By: Karuga Koinange, Sports Editor
Photo by Karuga Koinange/ The Towerlight
Mike Preston, a Baltimore Sun Columnist and Towson University alumni, spoke about the necessity of perseverance, as he shared his journey from a football player to journalist at Hawkins Hall Nov. 30.
Professor Richard Vatz organized the event for his writing and communication skills course, and said that he has Preston speak to one of his classes each school term.
“Mike Preston is one of my favorite University speakers,” Vatz said. “He has some strong life philosophies, including the notion that one has to regard all problems as challenges, not impossible-to-overcome difficulties.”
Preston began by talking about his early failures in life when he was trying to find a career path.
He was an offensive lineman at Towson, and received a number of accolades in his playing days. He started for three years and served as a captain of the team.
At the time of his graduation, his team held the best winning percentage of any graduating class in the school’s history.
Following a successful college career, Preston looked to play professional football in the NFL. He was scouted by the then San Diego Chargers, but once a scout for the team took measurements and realized Preston’s small stature, his dreams were dashed.
“Back then we all had the big afro with platform shoes, so [I thought] that would boost me up to 6’3” or 6’4” and maybe I could fool him,” Preston said. “He goes ‘Take off your shoes,’ and at that point I said ‘I’m quitting,’ because I refused to cope.”
Preston went on to discuss his uncertainty when he decided to pursue becoming a member of the media after his failure as an athlete.
He submitted a demo tape for a large sportscasting organization his senior year, and received feedback from his mentor.
“He told me I was not very good, [he] actually told me I was terrible,” Preston said. “When you start in any business you really aren’t that good. You have to work at it. He did say ‘You were a good writer.’”
The words of encouragement about his writing ability propelled him to commit to journalism. He started his writing career as a staff writer for The Towerlight, covering the tennis team.
“I had never played tennis in my life, but I didn’t care,” Preston said. “I just wanted to get my start.”
Coming out of school he worked for the the Essex Times, where he got experience in several positions. In his time there he worked as the sports editor, assistant editor, photographer, headline writer and even covered the police beat.
“That was great training,” Preston said. “All that [experience] comes in handy as you get a bit older because you’ve done so much.”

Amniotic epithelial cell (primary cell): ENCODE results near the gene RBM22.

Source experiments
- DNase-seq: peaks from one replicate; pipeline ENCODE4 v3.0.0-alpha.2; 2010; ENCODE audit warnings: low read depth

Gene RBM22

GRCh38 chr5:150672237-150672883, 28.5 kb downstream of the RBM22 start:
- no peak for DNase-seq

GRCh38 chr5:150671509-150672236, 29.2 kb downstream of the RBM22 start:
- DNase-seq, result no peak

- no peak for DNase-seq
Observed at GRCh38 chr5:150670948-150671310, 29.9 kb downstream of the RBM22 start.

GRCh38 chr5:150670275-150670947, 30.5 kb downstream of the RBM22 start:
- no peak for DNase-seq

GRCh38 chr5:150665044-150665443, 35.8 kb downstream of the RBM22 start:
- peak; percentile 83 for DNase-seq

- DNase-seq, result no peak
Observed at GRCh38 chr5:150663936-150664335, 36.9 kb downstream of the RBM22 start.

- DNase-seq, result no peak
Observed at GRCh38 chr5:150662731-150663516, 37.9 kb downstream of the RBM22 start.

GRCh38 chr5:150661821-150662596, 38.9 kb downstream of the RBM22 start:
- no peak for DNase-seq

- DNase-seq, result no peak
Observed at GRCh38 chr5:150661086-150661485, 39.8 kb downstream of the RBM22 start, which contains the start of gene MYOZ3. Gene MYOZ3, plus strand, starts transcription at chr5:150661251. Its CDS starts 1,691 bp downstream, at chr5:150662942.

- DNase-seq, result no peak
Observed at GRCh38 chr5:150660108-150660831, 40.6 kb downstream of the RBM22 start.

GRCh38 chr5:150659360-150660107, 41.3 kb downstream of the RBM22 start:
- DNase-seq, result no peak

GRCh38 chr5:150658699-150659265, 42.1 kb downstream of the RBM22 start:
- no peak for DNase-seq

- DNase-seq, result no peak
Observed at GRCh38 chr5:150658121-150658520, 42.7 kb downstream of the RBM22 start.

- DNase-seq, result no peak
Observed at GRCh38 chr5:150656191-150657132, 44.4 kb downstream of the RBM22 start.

Preston eventually joined the Baltimore Sun and, even though he was getting experience at different roles, he talked about how his position as a clerk proved to be quite unglamorous.
“I’ve made more chicken runs for people to feed them lunch than anybody in the history of the Baltimore Sun,” Preston said.
Preston talked about how he tried to find a different job, but struggled to land one.
“I got turned down by everybody,” Preston said. “I couldn’t get a job, but I was determined. I just kept working. A setback is just the setup for a comeback.”
With a recent marriage and a child on the horizon, Preston demanded a better job at the Sun, but was turned down because they didn’t think he was good enough to be a writer and questioned his work ethic. Preston took the failure as a sign to improve.
“When people tell you what you can’t do and that doesn’t fire you up, you need to check your pulse,” Preston said. “You need to check your heart, because that’s about passion. That’s personal.”
He got an opportunity to showcase his talent during the 1987 college football season, when Bowie State and McDaniel University were two of the most losingest teams in the nation.
The Sun wanted coverage of the losing streaks, but no one would volunteer for the story until Preston decided to step up.
After that story, Preston was given the opportunity to be a full-time writer for the paper and felt that his hard work and patience had finally paid off.
He concluded his lecture by encouraging the audience to pursue their dreams and to be passionate about what they want to do.
“You hear people all the time telling you what you can and can’t do,” Preston said. “Do not let them program you into thinking what they want because if they can, they will. And if they will, you lose. If you don’t have a plan A, get one then set up fallback plans.”
Dustin Rhodes, a student in the class who attended the event, was encouraged by Preston’s message.
“Coming from absolutely nothing, and making himself into what he is today took hard work and sacrifice,” Rhodes said. “He is definitely a figure to look up to, not only in those interested in mass communication, but for everyone to emulate.”